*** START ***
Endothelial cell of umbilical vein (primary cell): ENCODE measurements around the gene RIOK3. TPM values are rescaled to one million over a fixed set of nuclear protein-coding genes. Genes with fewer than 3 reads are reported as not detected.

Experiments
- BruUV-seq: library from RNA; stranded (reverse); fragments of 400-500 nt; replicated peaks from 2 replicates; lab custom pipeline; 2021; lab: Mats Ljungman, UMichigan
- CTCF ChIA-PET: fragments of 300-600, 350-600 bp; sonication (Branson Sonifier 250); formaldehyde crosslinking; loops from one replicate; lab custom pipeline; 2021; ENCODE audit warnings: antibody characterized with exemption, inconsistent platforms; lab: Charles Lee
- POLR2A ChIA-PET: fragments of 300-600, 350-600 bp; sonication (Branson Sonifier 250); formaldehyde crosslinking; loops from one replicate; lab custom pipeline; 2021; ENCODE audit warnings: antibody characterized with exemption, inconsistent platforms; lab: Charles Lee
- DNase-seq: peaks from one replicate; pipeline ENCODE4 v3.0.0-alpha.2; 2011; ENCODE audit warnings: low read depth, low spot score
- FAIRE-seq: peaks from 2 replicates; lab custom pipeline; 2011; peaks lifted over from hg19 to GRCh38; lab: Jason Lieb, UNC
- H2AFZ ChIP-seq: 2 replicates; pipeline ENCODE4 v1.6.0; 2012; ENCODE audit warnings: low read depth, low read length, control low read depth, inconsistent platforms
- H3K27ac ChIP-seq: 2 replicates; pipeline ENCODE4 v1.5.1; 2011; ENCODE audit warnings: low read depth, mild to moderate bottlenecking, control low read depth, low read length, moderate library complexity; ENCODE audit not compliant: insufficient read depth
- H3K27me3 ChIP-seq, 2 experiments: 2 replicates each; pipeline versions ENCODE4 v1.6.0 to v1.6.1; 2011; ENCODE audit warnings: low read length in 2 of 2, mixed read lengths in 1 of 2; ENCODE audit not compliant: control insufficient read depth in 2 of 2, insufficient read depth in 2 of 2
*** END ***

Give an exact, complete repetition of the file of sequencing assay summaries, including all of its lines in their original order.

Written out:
Endothelial cell of umbilical vein (primary cell): ENCODE measurements around the gene RIOK3. TPM values are rescaled to one million over a fixed set of nuclear protein-coding genes. Genes with fewer than 3 reads are reported as not detected.

Experiments
- BruUV-seq: library from RNA; stranded (reverse); fragments of 400-500 nt; replicated peaks from 2 replicates; lab custom pipeline; 2021; lab: Mats Ljungman, UMichigan
- CTCF ChIA-PET: fragments of 300-600, 350-600 bp; sonication (Branson Sonifier 250); formaldehyde crosslinking; loops from one replicate; lab custom pipeline; 2021; ENCODE audit warnings: antibody characterized with exemption, inconsistent platforms; lab: Charles Lee
- POLR2A ChIA-PET: fragments of 300-600, 350-600 bp; sonication (Branson Sonifier 250); formaldehyde crosslinking; loops from one replicate; lab custom pipeline; 2021; ENCODE audit warnings: antibody characterized with exemption, inconsistent platforms; lab: Charles Lee
- DNase-seq: peaks from one replicate; pipeline ENCODE4 v3.0.0-alpha.2; 2011; ENCODE audit warnings: low read depth, low spot score
- FAIRE-seq: peaks from 2 replicates; lab custom pipeline; 2011; peaks lifted over from hg19 to GRCh38; lab: Jason Lieb, UNC
- H2AFZ ChIP-seq: 2 replicates; pipeline ENCODE4 v1.6.0; 2012; ENCODE audit warnings: low read depth, low read length, control low read depth, inconsistent platforms
- H3K27ac ChIP-seq: 2 replicates; pipeline ENCODE4 v1.5.1; 2011; ENCODE audit warnings: low read depth, mild to moderate bottlenecking, control low read depth, low read length, moderate library complexity; ENCODE audit not compliant: insufficient read depth
- H3K27me3 ChIP-seq, 2 experiments: 2 replicates each; pipeline versions ENCODE4 v1.6.0 to v1.6.1; 2011; ENCODE audit warnings: low read length in 2 of 2, mixed read lengths in 1 of 2; ENCODE audit not compliant: control insufficient read depth in 2 of 2, insufficient read depth in 2 of 2